M. Tainc, in his lively sketch of Carlyle, remarks that he has given offence to some persons by adopting a theory of heroworship, with fashion of speech to match, in accordance with which he seems to consider himself a misapprehended great man, of the race of heroes, to whose hands the human race, if well advised, would commit itself and its affairs. To none of Carlyle's books does this very clever and shrewd remark apply so pointedly as to the Life of Sterling; for Carlyle was John Sterling's hero, and the book is, in the main, an account of the various stages of hero-worship passed through by the devotee. With wonderful skill — for the task was difficult — does Mr. Carlyle set Sterling's light on this point on a hill, without paining his readers by self-praise. On one occasion, he introduces Sterling as arguing, by letter, with his father, on the transcendent greatness of Carlyle; and though the biographer does not in terms adopt his worshipper's estimate, he prefaces it with the warmest commendation of Sterling as a "son of light," loyal to truth, and superior to vanity and petulance, and says that the passage containing it is "very pertinent." Sterling's father had objected to his son's "over-estimate" of Carlyle, and referred, in support of his view, to the saying attributed to Talleyrand, "That all the world is a wiser man than any man in the world." John Sterling will not hear of such a doctrine. "It is quite certain," he writes to his father, " there is always some one man in the world wiser than all the rest; as Socrates was declared by the oracle to be; and as, I suppose, Bacon was in his day, and perhaps Burke in his." Is not the suggestion plain that Mr. Carlyle is, in Sterling's opinion, the wisest man in the world? In one word, the biographer finds room for so much of Sterling's worship of Carlyle, that we must be struck by the contrast when he peremptorily silences Sterling's plea for the worship of God. One cannot wonder at M. Taine's piquant reference to those who will have it, " qu'il se considere comme un grand homme meconnu, de l'espece des heros; qu'& son avis le genre humain devrait se remettre entre ses mains, lui conficr ses aflaires."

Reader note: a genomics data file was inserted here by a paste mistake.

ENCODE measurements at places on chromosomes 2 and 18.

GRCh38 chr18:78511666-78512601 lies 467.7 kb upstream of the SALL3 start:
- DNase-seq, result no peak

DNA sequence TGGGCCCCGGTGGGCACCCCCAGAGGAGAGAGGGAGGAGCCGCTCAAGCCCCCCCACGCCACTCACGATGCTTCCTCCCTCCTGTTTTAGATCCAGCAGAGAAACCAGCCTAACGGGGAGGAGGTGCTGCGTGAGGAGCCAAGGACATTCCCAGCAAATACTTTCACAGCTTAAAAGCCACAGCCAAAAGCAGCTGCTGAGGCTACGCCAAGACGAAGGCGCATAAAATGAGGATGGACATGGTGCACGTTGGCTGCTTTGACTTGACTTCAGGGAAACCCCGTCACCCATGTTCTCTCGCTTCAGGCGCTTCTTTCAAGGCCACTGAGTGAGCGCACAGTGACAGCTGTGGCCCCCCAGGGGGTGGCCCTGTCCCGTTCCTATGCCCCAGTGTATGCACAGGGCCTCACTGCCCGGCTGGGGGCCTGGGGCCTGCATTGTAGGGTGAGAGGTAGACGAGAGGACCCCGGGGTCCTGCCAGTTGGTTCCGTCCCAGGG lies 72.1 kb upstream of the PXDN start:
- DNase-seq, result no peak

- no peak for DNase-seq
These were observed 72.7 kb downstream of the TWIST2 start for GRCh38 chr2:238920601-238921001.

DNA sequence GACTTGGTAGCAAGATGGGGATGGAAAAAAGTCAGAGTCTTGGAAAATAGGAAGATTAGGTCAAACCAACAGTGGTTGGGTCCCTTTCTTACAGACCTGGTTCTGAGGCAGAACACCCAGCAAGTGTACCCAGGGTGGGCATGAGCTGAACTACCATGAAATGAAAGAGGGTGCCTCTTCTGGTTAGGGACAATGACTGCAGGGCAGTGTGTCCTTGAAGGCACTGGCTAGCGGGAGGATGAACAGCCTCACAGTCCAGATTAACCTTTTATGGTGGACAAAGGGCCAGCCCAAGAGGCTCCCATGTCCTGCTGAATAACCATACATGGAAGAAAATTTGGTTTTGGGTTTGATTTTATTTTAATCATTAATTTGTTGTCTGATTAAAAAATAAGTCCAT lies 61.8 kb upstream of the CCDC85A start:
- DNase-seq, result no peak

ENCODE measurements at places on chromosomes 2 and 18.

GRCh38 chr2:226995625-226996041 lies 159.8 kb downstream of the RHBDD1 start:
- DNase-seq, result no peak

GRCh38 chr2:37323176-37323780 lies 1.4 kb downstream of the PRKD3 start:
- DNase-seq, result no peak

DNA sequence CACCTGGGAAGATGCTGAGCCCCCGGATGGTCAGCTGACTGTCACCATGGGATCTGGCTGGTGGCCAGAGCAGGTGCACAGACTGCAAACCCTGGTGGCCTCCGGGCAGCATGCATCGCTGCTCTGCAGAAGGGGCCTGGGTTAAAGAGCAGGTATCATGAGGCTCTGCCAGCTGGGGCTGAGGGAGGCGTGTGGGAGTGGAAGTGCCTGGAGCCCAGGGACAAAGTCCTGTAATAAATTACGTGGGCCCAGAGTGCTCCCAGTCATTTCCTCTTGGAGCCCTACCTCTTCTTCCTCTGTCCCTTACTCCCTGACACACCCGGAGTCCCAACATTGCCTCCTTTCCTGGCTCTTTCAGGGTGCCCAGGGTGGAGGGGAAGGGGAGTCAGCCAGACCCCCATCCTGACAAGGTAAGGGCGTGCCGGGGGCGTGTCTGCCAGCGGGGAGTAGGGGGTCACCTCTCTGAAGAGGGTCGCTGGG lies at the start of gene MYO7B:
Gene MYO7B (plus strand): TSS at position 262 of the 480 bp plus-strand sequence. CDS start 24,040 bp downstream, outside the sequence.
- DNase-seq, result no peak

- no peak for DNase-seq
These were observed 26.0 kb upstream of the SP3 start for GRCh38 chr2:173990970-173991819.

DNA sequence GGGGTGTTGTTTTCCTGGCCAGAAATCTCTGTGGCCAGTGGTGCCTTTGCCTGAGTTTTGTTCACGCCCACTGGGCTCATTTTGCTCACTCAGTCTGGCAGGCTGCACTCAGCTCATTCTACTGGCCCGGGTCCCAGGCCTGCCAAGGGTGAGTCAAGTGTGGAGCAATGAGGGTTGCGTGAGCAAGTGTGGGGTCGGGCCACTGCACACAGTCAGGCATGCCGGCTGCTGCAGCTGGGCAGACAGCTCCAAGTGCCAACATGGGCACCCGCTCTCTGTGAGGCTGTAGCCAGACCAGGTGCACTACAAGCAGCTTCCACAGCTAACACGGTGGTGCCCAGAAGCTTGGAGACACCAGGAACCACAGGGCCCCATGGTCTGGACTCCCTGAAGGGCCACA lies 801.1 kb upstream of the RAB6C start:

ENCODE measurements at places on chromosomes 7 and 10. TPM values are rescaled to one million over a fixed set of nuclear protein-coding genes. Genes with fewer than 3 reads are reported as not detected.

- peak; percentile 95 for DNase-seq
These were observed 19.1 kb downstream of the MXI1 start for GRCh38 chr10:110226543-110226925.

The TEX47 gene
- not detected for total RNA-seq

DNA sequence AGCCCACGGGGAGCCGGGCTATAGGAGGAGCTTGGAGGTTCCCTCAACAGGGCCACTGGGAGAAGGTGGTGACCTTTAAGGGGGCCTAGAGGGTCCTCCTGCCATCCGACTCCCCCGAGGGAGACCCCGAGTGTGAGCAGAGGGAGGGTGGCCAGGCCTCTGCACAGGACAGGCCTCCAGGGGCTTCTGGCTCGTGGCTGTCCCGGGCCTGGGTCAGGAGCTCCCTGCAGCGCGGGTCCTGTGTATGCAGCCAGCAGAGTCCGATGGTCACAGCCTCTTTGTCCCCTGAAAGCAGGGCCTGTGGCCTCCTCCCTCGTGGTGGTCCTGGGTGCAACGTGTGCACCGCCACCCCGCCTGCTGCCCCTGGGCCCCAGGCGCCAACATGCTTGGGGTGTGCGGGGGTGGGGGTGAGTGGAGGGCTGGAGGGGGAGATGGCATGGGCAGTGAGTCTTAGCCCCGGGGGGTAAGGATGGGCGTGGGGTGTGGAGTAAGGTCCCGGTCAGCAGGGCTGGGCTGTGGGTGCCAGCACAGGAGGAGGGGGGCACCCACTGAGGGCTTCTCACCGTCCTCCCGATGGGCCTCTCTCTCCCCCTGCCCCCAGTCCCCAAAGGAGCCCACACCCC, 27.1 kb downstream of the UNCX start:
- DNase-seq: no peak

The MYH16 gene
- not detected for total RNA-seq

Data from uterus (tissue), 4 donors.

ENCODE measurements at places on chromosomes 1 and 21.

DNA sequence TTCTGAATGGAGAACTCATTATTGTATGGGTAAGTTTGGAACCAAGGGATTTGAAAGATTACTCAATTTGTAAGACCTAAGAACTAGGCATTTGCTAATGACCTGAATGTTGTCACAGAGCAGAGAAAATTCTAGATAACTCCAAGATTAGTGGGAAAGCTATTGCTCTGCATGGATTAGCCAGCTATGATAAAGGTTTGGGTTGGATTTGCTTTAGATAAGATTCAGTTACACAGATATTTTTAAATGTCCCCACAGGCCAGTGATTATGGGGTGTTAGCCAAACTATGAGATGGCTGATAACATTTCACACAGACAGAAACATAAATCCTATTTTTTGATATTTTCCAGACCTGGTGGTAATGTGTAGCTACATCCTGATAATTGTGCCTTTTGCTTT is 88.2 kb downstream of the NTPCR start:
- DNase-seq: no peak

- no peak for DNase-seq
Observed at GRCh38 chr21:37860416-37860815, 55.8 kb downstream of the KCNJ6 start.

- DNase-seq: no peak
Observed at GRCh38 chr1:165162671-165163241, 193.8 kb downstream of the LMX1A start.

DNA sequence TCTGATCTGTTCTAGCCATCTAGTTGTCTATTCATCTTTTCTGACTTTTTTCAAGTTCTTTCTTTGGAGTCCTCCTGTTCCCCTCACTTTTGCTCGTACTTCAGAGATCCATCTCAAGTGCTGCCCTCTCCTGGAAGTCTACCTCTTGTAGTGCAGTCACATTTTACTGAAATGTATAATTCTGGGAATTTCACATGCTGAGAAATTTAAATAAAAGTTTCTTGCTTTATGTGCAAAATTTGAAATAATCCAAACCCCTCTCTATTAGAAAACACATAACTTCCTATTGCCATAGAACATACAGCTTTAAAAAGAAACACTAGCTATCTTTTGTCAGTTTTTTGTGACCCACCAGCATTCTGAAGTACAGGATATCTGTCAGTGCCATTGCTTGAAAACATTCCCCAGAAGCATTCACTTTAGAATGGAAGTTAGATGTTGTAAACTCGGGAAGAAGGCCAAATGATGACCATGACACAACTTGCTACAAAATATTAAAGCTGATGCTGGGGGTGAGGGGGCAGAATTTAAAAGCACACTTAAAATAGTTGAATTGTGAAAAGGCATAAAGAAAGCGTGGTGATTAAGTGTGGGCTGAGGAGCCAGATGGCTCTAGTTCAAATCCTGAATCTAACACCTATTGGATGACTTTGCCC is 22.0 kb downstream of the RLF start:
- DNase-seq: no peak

Let us beware, however, of doing injustice to Carlylo, or surrendering aught that is precious in his writings. That his whole system of thought has been injured by its pantheistic associations; that, more and more, in his identification of God with the forces of nature, he has been driven back upon a pagan consecration of strength, and an obliteration of the lines which eternally discriminate between material success and moral triumph; I must hold to be true. But he has never called himself a pantheist, and I shall not call him one. An immense number of expressions might be gathered from his works which are logically irreconcilable with pantheism. His final deliverance on the subject of God would, I am convinced, be that no system can adequately name Him, and that, in referring either to the universe or its Maker, it is legitimate to use the language of various systems, in order to make partly intelligible what no man can perfectly understand. Shrinking from atheism as inhuman and incredible, he has shrunk also, perhaps with too spasmodic a recoil, from that conception of the universe as a piece of ingenious mechanism, and of God as a mechanical contriver of transcendent skill, which was in vogue in the time of his youth. "Atheism," we may say of him as he says of Frederick of Prussia, " he never could abide: to him, as to all of us, it was flatly inconceivable that intellect, moral emotion, could have been put into him by an Entity that had none of its own." Often his references to the universe and its Maker are those of devout and simple theism. "We speak," he says, " of the volume of Nature: and truly a volume it is— whose author and writer is God. To read it! Dost thou, does man, so much as well know the alphabet thereof? With its words, sentences, and grand descriptive pages, poetical and philosophical, spread out through solar systems and thousands of years, we shall not try thee. It is a volumo written in celesNOT NECESSARILY A PANTHEIST.